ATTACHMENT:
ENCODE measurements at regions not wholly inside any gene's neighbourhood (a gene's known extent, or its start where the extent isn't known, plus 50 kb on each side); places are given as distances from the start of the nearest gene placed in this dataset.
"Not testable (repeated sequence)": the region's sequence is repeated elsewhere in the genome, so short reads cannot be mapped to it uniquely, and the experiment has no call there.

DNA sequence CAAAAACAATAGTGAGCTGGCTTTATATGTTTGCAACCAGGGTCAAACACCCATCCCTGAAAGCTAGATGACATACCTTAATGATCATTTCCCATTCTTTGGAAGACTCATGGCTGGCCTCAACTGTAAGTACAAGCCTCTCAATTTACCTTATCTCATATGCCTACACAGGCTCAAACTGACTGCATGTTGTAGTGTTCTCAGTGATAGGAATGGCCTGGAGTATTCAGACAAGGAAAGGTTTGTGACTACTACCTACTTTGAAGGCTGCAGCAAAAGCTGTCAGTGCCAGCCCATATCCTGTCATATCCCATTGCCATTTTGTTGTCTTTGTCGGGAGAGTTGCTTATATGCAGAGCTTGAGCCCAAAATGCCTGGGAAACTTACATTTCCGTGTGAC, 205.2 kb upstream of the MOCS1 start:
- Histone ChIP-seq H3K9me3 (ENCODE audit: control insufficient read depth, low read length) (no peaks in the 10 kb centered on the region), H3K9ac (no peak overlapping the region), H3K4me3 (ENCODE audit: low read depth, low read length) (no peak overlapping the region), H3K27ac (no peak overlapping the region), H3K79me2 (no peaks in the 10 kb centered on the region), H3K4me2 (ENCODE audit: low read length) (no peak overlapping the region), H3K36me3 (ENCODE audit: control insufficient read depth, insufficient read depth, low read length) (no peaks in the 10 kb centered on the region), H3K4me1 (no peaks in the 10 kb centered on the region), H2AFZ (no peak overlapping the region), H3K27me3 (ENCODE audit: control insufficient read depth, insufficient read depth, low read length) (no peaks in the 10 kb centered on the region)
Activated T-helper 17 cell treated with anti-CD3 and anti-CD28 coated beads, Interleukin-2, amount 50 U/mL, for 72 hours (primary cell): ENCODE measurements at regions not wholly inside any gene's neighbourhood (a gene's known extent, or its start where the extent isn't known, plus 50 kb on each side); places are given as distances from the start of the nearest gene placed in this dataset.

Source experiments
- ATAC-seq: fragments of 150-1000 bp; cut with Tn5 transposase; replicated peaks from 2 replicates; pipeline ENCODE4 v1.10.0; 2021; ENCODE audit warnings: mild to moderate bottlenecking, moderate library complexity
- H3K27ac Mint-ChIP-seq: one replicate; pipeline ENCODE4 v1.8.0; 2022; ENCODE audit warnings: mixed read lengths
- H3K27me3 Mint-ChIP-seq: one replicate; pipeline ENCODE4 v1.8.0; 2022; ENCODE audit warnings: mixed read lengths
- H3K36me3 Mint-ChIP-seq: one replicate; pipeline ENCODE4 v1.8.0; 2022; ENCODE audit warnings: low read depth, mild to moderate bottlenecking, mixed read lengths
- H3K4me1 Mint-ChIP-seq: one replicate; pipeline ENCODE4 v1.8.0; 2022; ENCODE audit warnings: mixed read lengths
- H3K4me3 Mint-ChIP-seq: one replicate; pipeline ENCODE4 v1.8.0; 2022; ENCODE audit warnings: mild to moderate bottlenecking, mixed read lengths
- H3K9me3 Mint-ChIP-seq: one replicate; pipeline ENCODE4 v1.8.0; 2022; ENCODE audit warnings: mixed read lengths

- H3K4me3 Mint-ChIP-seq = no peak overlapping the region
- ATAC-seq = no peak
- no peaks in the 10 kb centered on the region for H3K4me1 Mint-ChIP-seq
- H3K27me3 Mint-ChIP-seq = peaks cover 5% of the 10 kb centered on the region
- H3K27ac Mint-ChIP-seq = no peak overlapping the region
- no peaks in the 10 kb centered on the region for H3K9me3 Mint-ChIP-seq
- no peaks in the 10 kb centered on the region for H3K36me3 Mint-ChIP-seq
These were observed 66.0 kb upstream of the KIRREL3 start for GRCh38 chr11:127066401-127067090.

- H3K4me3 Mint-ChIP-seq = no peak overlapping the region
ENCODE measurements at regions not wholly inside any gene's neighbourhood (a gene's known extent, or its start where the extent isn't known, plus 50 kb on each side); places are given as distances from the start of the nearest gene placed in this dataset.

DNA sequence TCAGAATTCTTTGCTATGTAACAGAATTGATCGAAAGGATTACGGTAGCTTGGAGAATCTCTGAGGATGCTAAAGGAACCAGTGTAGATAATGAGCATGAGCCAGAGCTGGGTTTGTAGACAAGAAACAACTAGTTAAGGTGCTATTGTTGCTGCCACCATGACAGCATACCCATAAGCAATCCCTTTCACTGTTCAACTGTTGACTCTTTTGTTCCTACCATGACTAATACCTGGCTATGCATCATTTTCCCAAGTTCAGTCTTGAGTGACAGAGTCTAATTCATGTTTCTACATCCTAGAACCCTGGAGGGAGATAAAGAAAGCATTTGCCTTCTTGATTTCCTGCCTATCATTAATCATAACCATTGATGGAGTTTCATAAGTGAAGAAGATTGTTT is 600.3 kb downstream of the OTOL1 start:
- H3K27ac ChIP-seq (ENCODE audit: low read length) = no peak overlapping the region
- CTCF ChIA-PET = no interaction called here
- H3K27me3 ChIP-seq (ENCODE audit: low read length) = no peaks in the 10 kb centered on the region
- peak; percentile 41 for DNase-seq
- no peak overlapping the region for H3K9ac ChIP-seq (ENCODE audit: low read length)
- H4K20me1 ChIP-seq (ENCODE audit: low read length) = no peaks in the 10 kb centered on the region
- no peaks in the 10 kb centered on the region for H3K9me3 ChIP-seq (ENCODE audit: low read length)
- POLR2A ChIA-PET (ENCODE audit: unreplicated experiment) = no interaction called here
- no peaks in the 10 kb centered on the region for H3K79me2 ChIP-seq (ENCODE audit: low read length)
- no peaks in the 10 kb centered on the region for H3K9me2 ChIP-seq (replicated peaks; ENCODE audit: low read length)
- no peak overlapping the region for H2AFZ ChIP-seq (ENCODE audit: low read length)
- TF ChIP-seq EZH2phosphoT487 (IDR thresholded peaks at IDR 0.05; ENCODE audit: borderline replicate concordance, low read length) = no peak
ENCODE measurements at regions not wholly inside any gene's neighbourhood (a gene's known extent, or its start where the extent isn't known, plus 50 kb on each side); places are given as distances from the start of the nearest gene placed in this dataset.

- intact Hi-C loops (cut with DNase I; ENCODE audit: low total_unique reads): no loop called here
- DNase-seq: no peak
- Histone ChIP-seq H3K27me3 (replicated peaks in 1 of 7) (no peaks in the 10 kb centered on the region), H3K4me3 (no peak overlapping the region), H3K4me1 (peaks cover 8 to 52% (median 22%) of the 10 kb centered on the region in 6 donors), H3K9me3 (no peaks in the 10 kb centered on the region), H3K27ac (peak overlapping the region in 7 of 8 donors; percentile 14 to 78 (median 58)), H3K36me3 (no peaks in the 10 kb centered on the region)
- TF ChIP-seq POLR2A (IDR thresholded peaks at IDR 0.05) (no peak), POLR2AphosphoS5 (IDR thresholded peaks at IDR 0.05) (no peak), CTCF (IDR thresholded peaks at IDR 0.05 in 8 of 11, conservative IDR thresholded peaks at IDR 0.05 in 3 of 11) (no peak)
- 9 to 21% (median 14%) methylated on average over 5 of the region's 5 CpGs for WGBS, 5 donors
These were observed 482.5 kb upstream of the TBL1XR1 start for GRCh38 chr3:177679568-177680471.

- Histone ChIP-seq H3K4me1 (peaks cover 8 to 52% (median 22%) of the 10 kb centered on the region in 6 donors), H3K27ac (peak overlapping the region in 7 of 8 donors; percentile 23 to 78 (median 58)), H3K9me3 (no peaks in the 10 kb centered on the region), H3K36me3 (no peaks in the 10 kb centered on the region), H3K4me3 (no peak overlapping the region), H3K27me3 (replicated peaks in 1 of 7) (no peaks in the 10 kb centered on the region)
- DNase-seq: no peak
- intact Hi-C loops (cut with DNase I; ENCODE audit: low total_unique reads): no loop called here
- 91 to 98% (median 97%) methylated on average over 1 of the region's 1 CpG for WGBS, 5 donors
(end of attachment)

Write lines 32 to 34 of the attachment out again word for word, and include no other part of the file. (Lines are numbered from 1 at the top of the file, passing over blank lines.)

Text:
- POLR2A ChIA-PET (ENCODE audit: unreplicated experiment) = no interaction called here
- no peaks in the 10 kb centered on the region for H3K79me2 ChIP-seq (ENCODE audit: low read length)
- no peaks in the 10 kb centered on the region for H3K9me2 ChIP-seq (replicated peaks; ENCODE audit: low read length)